Monthly Archives: December 2005

Why We’re Going Back to the Moon

Why We’re Going Back to the Moon
By Paul D. Spudis Tuesday, December 27, 2005; Page A25
The recent release of the details of NASA’s proposed plans for human return to the moon in response to President Bush’s “Vision for Space Exploration” last year has drawn much comment — some positive, some negative and some simply perplexed.

Although the reasons for undertaking the program were clearly articulated in the president’s speech, it is important to reexamine why the moon is its cornerstone and what we hope to achieve by returning there.

The moon is important for three reasons:

1. Science
2. Inspiration, and
3. Resources.

All three are directly served by the new lunar return architecture. This program has the potential to make significant contributions to our national economy and welfare.

The moon is a scientific laboratory of extraordinary facility, richness and benefit. The history of our corner of the solar system for the past 4 billion years is preserved and readable in the ancient dust of the lunar surface. This record is lost on the dynamic and ever-changing surface of Earth. Other planets do not record the same events affecting Earth and the moon, including impacts, space particles and the detailed history of our sun. The recovery of this record will let us better understand the impact hazard in the Earth-moon system as well as unravel the processes and evolution of our sun, the major driver of climate and life on Earth.

The moon is a stable platform to observe the universe. Its far side is the only known place in the solar system permanently shielded from Earth’s radio noise. That allows observation of the sky at radio wavelengths never before seen. Every time we open a new spectral window on the universe, we find unexpected and astounding phenomena; there is no reason to expect anything different from the opening of new windows on the universe from the surface of the moon.

The moon is close in space (only three days away) yet a separate world filled with mysteries, landscapes and treasures. By embracing the inspiring and difficult task of living and working there, we can learn how to explore a planetary surface and how the combined efforts of both humans and machines can enable new levels of productive exploration.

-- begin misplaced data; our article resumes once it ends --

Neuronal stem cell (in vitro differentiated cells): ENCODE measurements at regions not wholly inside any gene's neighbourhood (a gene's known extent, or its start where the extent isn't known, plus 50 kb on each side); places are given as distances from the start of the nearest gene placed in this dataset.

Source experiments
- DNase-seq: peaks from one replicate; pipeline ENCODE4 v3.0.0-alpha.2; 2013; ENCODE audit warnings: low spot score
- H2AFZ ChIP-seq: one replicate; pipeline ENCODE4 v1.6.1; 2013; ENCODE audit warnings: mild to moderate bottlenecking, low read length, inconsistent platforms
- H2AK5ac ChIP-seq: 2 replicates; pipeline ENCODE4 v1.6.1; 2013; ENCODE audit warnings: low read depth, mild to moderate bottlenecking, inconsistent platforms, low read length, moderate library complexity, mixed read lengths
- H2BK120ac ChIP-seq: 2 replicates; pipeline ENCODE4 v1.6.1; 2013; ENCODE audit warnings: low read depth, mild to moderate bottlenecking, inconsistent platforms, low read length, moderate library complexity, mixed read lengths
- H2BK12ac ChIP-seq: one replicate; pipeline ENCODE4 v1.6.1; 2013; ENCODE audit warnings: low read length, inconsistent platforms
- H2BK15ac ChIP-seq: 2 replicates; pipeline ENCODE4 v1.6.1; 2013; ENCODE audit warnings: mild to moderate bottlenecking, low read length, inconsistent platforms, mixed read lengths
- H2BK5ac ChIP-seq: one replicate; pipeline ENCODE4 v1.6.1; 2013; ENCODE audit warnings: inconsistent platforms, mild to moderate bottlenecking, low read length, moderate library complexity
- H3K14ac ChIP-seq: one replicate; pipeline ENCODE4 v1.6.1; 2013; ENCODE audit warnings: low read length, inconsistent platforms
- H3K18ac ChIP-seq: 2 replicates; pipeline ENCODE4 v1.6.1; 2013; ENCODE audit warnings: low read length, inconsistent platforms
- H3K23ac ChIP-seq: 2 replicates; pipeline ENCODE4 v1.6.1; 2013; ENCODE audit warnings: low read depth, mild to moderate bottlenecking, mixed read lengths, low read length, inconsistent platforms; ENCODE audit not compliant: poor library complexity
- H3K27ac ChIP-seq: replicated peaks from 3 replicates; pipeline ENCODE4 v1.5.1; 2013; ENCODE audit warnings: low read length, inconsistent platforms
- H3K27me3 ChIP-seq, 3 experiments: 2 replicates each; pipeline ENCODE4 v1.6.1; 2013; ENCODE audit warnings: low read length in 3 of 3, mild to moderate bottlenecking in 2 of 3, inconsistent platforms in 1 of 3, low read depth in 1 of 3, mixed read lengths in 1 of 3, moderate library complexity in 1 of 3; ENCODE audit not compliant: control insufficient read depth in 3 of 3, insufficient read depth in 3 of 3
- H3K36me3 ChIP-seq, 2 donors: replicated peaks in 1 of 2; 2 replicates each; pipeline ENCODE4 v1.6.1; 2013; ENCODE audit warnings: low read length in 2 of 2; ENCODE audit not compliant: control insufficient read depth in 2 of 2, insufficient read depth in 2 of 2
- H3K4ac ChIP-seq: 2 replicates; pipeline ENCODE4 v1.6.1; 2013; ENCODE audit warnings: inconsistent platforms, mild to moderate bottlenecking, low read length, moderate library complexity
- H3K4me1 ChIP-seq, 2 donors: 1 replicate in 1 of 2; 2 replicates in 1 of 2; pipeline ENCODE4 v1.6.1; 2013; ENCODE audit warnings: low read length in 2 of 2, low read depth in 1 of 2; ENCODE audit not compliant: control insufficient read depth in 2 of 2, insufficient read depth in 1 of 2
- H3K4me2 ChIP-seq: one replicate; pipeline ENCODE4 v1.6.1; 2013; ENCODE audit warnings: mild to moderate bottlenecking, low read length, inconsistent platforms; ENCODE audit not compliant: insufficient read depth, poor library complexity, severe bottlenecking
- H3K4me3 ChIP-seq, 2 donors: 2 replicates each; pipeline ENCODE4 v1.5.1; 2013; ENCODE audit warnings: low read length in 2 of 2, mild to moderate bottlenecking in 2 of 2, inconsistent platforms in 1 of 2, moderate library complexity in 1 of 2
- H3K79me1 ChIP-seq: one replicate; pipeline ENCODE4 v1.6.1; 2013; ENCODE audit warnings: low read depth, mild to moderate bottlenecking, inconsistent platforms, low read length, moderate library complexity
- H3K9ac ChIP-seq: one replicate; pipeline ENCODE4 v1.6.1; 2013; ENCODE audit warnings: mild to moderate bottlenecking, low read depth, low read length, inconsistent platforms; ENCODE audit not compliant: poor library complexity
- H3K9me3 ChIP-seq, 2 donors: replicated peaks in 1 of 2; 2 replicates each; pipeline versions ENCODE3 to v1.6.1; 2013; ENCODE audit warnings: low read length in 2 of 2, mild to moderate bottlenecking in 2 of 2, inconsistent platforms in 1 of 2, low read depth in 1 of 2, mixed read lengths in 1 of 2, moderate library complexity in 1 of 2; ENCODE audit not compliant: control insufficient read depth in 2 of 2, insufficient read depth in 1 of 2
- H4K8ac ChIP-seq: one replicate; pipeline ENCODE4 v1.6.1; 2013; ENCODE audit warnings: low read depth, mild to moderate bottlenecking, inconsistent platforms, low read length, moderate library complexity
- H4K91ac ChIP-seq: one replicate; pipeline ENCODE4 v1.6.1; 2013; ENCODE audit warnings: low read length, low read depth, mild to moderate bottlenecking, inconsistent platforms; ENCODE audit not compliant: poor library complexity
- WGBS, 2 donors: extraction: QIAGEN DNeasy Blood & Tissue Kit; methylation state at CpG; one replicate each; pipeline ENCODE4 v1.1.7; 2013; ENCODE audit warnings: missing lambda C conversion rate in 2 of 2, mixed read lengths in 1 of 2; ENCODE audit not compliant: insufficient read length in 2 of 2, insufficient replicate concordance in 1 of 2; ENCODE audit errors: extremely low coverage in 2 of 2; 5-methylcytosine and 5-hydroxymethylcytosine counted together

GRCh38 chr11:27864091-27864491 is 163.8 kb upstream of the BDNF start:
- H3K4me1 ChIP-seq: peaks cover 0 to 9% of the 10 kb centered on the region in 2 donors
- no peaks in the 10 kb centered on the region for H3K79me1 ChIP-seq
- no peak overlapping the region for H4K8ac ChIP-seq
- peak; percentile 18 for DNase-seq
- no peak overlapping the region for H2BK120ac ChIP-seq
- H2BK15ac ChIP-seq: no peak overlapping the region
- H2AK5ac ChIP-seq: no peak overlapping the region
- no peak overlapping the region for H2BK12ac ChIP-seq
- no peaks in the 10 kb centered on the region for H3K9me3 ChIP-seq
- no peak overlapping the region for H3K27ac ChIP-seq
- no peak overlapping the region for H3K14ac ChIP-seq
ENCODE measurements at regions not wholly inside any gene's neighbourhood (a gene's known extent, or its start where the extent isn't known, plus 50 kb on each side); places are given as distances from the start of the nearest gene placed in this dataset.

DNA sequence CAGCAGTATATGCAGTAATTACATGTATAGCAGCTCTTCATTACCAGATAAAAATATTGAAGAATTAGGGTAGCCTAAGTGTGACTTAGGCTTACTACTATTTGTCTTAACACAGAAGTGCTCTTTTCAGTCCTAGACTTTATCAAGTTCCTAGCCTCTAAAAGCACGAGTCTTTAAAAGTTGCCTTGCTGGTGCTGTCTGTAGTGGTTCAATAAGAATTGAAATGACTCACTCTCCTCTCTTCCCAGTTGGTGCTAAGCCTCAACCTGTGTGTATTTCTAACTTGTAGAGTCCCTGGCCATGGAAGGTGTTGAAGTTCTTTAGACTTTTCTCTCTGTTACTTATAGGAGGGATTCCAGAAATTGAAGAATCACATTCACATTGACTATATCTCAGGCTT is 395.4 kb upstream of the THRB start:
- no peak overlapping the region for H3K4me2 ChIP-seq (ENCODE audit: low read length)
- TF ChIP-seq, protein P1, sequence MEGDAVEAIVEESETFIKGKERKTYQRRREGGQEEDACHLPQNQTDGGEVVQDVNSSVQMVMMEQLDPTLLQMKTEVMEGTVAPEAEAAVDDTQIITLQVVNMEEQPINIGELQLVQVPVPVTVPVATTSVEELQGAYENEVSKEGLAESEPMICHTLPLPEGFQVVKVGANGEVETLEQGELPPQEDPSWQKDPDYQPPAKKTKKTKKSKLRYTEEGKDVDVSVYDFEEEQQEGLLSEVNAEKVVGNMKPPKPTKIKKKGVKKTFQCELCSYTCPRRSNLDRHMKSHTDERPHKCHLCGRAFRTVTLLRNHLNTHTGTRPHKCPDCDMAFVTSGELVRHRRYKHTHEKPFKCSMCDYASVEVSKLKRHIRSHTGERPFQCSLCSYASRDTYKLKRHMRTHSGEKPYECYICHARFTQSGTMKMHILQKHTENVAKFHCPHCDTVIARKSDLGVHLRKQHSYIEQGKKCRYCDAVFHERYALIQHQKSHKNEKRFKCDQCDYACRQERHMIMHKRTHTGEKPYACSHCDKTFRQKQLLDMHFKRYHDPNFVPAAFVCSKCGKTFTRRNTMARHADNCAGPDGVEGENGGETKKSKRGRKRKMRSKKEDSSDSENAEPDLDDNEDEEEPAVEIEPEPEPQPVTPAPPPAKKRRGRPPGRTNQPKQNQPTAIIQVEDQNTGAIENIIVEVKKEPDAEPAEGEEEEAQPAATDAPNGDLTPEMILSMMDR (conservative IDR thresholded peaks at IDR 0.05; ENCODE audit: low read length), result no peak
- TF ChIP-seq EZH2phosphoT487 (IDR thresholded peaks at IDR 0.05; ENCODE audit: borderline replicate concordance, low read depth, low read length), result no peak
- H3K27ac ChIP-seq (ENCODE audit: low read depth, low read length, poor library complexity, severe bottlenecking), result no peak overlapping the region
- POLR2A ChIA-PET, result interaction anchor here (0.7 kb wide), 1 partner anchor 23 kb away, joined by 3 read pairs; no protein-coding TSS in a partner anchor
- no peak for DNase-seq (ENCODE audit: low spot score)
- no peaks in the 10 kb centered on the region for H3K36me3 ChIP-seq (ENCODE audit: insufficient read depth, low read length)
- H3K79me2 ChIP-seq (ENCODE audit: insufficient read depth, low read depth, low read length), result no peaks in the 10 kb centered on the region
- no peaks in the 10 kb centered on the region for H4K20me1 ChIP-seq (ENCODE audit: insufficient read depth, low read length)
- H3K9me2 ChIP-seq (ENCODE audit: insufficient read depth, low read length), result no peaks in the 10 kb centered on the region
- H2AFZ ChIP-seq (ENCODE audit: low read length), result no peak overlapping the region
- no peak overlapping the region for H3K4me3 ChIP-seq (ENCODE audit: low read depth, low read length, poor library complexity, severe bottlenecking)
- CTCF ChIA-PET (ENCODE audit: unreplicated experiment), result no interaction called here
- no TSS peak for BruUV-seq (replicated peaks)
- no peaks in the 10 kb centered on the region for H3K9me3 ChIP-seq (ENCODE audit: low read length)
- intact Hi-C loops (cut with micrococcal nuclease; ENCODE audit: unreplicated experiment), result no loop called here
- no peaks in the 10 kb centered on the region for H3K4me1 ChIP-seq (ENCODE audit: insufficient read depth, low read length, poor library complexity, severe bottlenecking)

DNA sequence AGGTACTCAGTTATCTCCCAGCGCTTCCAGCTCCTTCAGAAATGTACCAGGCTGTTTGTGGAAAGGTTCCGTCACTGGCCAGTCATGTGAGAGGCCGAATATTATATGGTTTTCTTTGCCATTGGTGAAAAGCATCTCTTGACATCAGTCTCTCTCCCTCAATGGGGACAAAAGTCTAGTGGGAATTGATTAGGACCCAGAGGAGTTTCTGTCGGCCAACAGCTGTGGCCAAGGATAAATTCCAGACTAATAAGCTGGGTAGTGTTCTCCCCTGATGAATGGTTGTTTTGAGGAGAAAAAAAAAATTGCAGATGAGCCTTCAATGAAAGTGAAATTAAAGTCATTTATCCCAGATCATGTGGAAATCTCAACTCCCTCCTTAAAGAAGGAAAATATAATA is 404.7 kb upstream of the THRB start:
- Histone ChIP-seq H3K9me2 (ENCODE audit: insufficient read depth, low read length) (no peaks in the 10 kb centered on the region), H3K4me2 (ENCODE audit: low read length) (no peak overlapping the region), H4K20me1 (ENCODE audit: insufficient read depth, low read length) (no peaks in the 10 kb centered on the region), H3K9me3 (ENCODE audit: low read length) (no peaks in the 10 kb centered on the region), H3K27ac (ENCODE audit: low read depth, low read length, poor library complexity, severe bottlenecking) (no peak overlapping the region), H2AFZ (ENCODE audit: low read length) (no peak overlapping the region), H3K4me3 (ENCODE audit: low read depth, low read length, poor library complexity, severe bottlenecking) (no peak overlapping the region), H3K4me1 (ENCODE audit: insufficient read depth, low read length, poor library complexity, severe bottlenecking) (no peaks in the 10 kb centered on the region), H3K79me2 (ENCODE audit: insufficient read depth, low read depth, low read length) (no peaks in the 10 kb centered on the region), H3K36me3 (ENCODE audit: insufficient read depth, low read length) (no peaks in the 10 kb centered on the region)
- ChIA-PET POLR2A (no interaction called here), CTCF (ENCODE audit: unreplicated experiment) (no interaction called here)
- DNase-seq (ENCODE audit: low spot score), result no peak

In 21st-century America, our existence depends on an educated, technically literate workforce, motivated and schooled in complex scientific disciplines. Tackling the challenges of creating a functioning society off-planet will require not only the best technical knowledge we can muster but also the best imaginations. One cannot develop a creative imagination, the renewable resource of a vibrant society, without confronting and surmounting unknowns and challenges on new frontiers.

Although of fairly ordinary composition, the moon contains the resources of material and energy that we need to survive and operate in space. With its resources and proximity to Earth, the moon is a natural logistics and supply base, an offshore island of useful commodities for use there, in space and ultimately back on Earth.

Water is an extremely valuable commodity in space — in its liquid form, it supports human life, and it can be broken down into its two components, hydrogen and oxygen. These elements make the highest-energy chemical rocket propellant known. Water exists in the dark and cold regions near the poles of the moon. Scientists estimate that each pole contains more than 10 billion tons of water, enough to launch a fully fueled space shuttle once a day, every day, for over 39 years. The ability to make fuel on the moon will allow routine access to Earth-moon space, the zone in which all of our space assets reside.

The moon’s slow rotation, unclouded skies and abundant local materials make it possible to build installations specifically designed to harvest solar energy there. Solar power, collected on the moon and beamed to Earth and throughout the space between the two, can provide a clean and reliable energy source not only for space-based applications but ultimately for users on Earth as well. Lunar solar power solves the apparent “showstopper” of other space-based solar power systems — the high cost of getting the solar arrays into space. Instead of launching arrays from the deep gravity well of Earth, we would use the local soil and make hundreds of tons of solar panels on the moon.